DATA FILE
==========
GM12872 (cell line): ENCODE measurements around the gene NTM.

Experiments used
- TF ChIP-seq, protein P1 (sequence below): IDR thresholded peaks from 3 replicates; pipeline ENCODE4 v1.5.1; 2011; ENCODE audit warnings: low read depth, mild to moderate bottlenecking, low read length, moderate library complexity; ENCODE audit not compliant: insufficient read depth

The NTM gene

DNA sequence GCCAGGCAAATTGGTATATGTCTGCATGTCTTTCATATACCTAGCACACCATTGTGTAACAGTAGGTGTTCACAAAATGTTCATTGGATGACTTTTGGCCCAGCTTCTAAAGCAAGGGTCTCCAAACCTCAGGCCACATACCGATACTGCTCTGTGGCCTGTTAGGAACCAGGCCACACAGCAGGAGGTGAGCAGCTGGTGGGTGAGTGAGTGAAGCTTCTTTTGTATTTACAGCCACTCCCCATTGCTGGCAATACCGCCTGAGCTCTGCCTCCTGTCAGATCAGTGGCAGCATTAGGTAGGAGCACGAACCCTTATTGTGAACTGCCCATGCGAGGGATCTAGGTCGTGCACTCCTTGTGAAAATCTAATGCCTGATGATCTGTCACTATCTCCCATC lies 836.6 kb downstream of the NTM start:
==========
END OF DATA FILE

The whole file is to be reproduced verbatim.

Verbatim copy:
GM12872 (cell line): ENCODE measurements around the gene NTM.

Experiments used
- TF ChIP-seq, protein P1 (sequence below): IDR thresholded peaks from 3 replicates; pipeline ENCODE4 v1.5.1; 2011; ENCODE audit warnings: low read depth, mild to moderate bottlenecking, low read length, moderate library complexity; ENCODE audit not compliant: insufficient read depth

The NTM gene

DNA sequence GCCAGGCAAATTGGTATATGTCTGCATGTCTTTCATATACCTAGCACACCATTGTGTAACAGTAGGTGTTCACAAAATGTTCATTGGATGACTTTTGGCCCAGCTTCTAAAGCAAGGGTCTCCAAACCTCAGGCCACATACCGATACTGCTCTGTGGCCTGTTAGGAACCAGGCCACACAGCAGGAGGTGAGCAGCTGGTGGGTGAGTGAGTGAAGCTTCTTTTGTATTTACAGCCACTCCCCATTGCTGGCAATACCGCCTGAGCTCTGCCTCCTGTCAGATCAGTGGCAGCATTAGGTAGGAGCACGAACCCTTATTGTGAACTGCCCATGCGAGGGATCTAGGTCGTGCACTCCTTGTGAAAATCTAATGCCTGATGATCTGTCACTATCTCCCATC lies 836.6 kb downstream of the NTM start: